Interview with ‘City So Real’ director Steve James and Amara Enyia – Contenders TV – Deadline

The city of Chicago has no shortage of challenges – among them an alarming murder rate, long-standing racial divisions and a difficult relationship between police and minorities. That hasn’t stopped a record number of candidates running for mayor in 2019, including, for a time, incumbent Rahm Emanuel.

The National Geographic Documentary Series City so real, directed by Oscar-nominated filmmaker Steve James, explores this pivotal race, which arose in the wake of black teenager Laquan McDonald’s police shooting in 2014. Facing intense criticism over his handling of the case McDonald’s, Emanuel suddenly gave up on seeking a third term, and more than 20 contenders competed to succeed him.

Contenders Television: documentary + unscripted: live broadcast, schedule, lineup

“As we followed the election of the mayor and the candidates, like Amara [Enyia]James said at Deadline: Documentary + Unscripted’s Contenders Television event. “We were also just trying to get our finger on the pulse of the townspeople.”

People like Tracy, an African American woman who drove Lyft to pay the bills. She was a supporter of Enya’s candidacy.

“I really see a lot of myself reflected in her and what my campaign represented was really people like her,” Enyia said during the virtual panel. “It was always about amplifying the experiences, voices, vision and hope of ordinary Chicagoans like Tracy.”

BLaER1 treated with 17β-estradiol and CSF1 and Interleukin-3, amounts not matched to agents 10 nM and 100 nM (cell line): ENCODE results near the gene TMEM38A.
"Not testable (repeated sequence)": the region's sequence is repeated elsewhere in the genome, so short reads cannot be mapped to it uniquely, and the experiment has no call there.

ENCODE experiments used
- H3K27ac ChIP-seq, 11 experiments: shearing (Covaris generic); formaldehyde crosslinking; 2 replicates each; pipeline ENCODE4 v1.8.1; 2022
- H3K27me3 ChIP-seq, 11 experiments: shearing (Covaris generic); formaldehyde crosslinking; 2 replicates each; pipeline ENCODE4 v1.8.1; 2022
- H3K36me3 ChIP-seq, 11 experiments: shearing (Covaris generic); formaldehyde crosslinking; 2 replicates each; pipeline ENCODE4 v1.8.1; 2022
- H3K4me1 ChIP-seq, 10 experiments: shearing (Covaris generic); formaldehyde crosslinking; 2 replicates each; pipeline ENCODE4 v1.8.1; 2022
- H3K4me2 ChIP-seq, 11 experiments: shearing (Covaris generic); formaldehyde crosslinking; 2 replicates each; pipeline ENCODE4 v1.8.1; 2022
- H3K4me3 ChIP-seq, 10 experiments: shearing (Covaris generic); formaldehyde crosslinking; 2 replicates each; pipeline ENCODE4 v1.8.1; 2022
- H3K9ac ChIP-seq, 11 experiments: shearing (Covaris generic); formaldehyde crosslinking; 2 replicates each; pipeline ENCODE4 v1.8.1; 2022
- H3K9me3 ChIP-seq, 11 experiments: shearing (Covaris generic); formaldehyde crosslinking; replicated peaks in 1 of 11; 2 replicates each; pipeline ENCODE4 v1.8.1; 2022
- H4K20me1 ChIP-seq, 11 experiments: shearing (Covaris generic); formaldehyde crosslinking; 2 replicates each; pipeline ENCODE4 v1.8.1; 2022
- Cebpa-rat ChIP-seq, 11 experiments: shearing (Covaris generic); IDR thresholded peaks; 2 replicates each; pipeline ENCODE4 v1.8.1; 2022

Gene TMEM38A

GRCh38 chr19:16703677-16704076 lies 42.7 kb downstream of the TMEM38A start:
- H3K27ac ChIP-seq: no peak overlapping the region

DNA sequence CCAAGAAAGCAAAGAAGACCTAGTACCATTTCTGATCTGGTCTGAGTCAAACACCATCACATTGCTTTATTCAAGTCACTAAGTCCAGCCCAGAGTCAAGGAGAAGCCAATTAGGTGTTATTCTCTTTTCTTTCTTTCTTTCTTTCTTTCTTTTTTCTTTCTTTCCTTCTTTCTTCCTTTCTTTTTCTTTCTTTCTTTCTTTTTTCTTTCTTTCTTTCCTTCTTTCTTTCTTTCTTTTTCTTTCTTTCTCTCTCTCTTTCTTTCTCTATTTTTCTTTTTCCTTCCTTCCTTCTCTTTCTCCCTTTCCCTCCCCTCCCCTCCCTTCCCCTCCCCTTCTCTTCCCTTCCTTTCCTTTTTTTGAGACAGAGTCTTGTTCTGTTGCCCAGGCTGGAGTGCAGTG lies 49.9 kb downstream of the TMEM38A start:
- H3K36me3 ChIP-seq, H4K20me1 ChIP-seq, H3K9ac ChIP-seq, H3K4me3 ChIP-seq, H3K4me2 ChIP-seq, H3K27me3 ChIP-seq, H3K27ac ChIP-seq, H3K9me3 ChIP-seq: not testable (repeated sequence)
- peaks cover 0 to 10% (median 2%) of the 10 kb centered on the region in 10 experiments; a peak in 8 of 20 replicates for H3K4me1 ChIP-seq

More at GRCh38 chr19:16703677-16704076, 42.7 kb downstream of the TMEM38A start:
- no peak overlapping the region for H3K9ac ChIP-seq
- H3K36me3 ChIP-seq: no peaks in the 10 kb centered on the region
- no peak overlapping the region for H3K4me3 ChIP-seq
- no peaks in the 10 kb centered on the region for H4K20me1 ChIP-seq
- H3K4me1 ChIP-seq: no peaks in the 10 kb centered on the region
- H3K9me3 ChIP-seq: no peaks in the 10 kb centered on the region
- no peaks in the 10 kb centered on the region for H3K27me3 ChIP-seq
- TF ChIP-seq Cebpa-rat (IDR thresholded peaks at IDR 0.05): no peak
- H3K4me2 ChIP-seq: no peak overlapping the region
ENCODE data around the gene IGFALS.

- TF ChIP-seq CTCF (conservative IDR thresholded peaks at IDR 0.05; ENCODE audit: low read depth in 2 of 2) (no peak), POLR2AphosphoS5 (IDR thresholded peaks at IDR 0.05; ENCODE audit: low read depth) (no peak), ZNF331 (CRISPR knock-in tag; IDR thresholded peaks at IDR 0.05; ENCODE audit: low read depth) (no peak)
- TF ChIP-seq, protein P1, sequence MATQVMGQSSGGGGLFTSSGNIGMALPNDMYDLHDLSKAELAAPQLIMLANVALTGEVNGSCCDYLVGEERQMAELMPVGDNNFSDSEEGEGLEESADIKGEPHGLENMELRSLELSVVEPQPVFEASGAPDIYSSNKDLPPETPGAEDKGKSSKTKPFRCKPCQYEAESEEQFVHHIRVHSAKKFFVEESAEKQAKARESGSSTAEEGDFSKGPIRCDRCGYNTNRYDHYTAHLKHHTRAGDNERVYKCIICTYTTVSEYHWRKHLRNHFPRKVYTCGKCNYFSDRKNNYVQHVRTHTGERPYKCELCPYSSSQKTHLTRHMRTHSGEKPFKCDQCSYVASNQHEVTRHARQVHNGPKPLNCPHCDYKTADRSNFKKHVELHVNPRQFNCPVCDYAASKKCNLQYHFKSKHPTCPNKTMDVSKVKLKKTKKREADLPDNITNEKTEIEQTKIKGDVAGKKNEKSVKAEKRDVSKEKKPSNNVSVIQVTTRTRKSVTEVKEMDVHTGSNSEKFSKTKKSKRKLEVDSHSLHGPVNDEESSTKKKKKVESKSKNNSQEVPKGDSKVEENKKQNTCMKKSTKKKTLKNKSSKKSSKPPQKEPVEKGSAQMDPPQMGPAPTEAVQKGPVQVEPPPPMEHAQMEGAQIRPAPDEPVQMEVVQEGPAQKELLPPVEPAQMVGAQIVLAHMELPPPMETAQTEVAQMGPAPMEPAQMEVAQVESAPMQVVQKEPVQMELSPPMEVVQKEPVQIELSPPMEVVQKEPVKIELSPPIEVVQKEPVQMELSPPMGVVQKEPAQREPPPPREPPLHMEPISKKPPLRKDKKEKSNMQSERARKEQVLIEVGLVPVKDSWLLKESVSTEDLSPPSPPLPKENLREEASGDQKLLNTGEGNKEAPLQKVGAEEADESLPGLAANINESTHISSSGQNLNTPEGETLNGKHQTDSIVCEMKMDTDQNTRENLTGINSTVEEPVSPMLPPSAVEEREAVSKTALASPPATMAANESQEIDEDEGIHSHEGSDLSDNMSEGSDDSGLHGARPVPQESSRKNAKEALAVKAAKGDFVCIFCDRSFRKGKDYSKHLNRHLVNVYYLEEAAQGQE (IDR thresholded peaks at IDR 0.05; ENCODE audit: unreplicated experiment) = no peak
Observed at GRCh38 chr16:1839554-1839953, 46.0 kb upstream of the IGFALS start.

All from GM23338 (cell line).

Police reform has become a major issue in the race for mayor. This was before the murder of George Floyd in Minneapolis turned the idea of ​​“defunding police” into a national debate.

“Chicago is a unique city. There’s no other place like this, absolutely, and that’s part of the charm and beauty of telling this story, but at the same time, it’s also very similar to cities all over the States- United who are grappling with these questions of what we do. the police? “James said.” What do we do with the relationship between the police and the communities of color? Who gets the development [money], who does not get development? So all of these things are happening in Chicago. … I just think Chicago has always had a lot to say to the rest of the country, about the world we live in.

Check back on Monday for the panel video.

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